By Jayna Omaye
Alicia Minirth loves helping people. That’s the way it’s always been for the Beacon College graduate. As a kid, she remembers wanting to follow in the footsteps of her father, a psychiatrist who helped many of his patients. Minirth, a Dallas native, was drawn to the mental health field, too.
But as a child, Minirth was diagnosed with ADHD and had a difficult time navigating her diagnosis and treatment. As an adult, the same fears of being treated differently were still very real.
“As a kid, I didn’t know what to expect. I just thought that I was mentally stupid because ADHD wasn’t really a thing,” says Minirth, 30. “When I brought it up, people would act a little weird about it and treat me differently.”
That changed when she enrolled in Beacon after leaving a college in Alabama that wasn’t a good fit. Minirth liked the Leesburg campus and the college’s human services program. She instantly found a support system at Beacon that helped her work through her anxiety and self-doubts. In particular, she credits adviser Kenneth Sweet, learning specialist Michele Patestides, and counselor Sandi Webster as pivotal in supporting and guiding her through college. They also helped her create a set schedule, which made her ADHD much more manageable at Beacon and in the workplace.
“It definitely was a turning point,” she says. “They were always very critical with me, but that’s what I needed. Sometimes I would freak out and tell myself I couldn’t do something, but they would always tell me that they could help me.”
Minirth also credits a senior year career class for preparing her for post-college life. To this day, she still uses the same interviewing skills she learned when applying for jobs. She also learned to write a resume and create her first LinkedIn page, which she still uses and updates.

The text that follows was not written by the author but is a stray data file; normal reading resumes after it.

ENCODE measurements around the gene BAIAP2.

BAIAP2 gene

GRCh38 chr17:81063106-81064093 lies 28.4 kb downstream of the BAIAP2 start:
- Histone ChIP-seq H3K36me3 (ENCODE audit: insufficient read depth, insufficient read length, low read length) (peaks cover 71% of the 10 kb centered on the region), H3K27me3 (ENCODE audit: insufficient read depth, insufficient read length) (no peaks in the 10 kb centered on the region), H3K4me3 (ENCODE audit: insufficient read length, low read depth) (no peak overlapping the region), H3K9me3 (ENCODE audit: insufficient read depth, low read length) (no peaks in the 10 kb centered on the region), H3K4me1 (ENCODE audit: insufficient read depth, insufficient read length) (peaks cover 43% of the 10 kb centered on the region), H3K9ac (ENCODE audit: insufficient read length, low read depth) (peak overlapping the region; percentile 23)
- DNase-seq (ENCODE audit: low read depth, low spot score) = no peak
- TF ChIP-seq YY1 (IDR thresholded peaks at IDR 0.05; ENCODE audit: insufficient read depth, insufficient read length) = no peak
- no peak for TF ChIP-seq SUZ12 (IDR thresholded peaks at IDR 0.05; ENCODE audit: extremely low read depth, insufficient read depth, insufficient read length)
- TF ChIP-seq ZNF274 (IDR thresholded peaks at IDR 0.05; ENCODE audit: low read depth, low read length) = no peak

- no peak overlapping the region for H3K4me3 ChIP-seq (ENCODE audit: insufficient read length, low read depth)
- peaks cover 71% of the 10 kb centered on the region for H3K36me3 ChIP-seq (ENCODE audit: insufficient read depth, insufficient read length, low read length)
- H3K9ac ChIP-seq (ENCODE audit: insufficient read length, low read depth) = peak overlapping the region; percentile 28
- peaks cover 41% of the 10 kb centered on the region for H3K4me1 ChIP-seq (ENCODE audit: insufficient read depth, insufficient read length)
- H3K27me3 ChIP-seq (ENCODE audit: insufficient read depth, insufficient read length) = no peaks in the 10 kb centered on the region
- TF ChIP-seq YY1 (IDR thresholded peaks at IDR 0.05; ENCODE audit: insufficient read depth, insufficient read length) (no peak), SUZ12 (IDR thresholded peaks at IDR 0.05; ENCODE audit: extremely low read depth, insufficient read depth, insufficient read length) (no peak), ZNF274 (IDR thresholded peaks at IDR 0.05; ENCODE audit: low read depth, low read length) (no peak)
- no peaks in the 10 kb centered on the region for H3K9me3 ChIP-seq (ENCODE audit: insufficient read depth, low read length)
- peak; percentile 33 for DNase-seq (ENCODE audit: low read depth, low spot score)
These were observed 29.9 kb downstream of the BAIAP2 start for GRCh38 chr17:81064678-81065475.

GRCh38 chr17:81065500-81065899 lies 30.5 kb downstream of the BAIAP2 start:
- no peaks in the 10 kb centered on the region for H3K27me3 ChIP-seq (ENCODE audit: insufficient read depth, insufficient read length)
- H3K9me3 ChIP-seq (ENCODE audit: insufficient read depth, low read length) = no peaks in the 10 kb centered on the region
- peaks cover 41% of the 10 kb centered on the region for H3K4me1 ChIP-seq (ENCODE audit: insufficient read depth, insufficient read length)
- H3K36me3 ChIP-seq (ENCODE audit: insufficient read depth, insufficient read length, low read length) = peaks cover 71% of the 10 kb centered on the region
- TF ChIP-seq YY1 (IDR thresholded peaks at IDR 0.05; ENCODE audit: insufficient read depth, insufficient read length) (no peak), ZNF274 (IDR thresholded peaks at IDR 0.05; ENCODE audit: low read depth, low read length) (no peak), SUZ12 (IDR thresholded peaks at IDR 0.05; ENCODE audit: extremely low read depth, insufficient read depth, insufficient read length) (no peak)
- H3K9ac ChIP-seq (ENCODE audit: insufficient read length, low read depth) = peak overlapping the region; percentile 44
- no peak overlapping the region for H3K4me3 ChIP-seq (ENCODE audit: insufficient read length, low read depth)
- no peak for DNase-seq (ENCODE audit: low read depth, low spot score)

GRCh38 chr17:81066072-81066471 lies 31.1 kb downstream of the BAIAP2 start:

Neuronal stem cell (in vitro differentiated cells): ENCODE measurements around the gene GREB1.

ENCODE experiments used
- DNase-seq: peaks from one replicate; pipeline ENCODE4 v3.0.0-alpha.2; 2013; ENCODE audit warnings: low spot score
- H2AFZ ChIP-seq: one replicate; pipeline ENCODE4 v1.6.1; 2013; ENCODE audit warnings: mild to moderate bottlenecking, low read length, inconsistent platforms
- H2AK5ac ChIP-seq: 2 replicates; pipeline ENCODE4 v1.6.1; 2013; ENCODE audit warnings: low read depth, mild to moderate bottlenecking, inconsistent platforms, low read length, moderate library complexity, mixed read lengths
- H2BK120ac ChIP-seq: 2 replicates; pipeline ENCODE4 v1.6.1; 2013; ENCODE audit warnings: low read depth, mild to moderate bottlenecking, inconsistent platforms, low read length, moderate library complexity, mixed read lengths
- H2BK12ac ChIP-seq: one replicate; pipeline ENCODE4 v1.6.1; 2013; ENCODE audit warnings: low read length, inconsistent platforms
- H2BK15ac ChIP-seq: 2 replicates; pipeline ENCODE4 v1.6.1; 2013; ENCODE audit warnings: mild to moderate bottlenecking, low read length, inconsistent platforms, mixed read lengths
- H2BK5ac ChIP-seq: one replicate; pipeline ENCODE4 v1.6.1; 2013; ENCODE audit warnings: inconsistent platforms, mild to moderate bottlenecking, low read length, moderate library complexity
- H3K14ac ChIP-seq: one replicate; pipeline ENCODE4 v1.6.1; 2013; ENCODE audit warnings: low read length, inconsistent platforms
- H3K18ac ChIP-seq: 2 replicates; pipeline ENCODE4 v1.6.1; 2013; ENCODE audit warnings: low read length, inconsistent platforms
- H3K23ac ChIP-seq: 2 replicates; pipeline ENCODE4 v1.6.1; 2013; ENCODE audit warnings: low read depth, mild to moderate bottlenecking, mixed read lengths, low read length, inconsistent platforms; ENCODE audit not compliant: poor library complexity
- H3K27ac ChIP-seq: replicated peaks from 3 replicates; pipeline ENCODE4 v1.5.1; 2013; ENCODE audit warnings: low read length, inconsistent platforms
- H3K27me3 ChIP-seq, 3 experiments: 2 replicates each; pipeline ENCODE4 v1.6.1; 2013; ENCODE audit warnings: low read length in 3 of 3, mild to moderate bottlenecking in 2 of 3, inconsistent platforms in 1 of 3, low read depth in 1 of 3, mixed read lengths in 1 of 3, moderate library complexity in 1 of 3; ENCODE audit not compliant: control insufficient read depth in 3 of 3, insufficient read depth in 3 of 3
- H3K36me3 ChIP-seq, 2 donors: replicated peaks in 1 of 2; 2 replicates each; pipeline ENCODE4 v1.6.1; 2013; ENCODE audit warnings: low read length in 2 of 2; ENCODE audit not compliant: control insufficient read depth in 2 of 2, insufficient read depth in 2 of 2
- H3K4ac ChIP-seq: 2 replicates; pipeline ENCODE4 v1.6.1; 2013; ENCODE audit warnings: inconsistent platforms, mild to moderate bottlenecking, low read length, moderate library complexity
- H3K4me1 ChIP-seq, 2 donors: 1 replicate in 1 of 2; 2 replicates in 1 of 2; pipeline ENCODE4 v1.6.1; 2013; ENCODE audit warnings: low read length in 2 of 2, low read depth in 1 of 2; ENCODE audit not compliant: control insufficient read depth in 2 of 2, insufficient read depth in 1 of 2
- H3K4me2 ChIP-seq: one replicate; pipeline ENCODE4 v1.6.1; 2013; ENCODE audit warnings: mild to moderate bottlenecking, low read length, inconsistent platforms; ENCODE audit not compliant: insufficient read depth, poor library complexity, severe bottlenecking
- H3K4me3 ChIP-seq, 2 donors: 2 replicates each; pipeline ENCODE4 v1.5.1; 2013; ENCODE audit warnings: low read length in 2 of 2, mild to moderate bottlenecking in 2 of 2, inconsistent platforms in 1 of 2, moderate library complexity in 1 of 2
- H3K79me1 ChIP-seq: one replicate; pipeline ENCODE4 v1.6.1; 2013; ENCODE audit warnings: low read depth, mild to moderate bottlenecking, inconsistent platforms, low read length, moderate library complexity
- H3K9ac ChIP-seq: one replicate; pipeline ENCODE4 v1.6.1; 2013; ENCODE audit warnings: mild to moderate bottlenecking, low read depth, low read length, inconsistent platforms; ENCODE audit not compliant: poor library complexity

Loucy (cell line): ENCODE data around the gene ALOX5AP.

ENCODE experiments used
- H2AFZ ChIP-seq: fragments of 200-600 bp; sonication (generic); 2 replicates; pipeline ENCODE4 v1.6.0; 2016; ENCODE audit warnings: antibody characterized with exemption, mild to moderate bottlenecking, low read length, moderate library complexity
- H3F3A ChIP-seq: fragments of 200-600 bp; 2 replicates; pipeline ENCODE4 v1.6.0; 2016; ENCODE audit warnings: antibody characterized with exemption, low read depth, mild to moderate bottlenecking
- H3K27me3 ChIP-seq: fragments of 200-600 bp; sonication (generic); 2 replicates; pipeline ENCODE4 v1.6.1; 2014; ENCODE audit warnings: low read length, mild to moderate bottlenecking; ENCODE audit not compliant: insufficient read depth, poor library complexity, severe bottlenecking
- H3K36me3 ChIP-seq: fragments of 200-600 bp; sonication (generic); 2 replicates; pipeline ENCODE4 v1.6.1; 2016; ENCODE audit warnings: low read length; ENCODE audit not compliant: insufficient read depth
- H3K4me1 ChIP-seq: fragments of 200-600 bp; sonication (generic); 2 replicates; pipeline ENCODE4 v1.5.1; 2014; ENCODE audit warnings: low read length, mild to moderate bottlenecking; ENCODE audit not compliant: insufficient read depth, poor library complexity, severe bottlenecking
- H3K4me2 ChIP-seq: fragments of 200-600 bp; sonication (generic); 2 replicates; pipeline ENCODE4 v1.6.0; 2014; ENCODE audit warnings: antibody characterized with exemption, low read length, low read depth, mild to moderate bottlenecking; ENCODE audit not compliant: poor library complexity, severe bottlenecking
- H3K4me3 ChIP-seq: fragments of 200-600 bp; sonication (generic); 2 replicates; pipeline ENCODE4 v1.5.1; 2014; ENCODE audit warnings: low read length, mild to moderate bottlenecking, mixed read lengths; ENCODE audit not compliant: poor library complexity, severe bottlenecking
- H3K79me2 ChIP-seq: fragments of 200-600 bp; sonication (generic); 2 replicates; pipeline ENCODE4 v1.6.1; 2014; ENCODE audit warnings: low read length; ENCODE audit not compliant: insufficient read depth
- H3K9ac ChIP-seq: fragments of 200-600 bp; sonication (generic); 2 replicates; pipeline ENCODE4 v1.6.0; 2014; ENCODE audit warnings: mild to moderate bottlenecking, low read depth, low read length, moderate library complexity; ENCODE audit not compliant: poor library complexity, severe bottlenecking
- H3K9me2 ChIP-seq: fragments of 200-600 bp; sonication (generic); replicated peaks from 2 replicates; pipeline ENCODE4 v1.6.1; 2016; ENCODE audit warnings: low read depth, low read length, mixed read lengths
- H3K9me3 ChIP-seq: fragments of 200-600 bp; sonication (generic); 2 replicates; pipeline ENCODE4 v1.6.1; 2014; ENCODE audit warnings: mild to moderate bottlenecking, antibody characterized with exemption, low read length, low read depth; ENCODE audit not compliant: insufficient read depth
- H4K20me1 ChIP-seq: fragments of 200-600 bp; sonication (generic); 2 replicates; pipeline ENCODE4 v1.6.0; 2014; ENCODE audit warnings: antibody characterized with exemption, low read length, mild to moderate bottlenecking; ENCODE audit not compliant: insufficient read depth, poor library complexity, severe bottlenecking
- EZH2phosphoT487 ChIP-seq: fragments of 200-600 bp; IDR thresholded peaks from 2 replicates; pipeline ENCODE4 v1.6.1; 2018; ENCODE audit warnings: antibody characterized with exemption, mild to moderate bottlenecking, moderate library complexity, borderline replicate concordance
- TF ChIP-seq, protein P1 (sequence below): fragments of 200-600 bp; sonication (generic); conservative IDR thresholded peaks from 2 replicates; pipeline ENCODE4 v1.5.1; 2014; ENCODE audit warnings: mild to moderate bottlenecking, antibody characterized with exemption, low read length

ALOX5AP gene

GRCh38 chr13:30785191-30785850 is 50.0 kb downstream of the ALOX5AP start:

After graduating from Beacon with a bachelor’s degree in human services in 2014, Minirth gave birth to her daughter and worked as an emergency room scribe at ScribeAmerica in Florida. She moved to California, got married and enrolled in graduate school, eventually earning a master’s degree in forensic psychology from Walden University in 2017.
With her master’s degree in hand, Minirth was finally able to pursue her dream of working in mental health. In 2018, she was hired as a clinical case manager and counselor at Freedom House, an organization that seeks to help human-trafficking survivors. There, Minirth worked with countless women who had been abused and linked them with support services and counseling. She also appeared in court on their behalf as their mental health advocate.
When the nonprofit closed due to COVID-19 in October, she worked tirelessly to place each woman in a support program rather than send them to a homeless shelter.
“I loved getting to work with these women,” she says. “Because of the amount of trauma they’ve been through, they’re not willing to open up to you right away. You have to get to know them on a personal level.”
After Freedom House closed, Minirth decided to take a different direction, one that would give her more flexibility and time with her family. After researching her options, she discovered she could work as a financial adviser and was hired in January at Northwestern Mutual in San Francisco. It seemed like a complete shift from her background in mental health, but Minirth found that she is still helping people, just in a different way.
“You become part of their family, and I really like that,” she says. “In the past few years, I graduated from Beacon and … had the experience of a lifetime working with women who had been human trafficked. I’m just very proud of how far I’ve come.”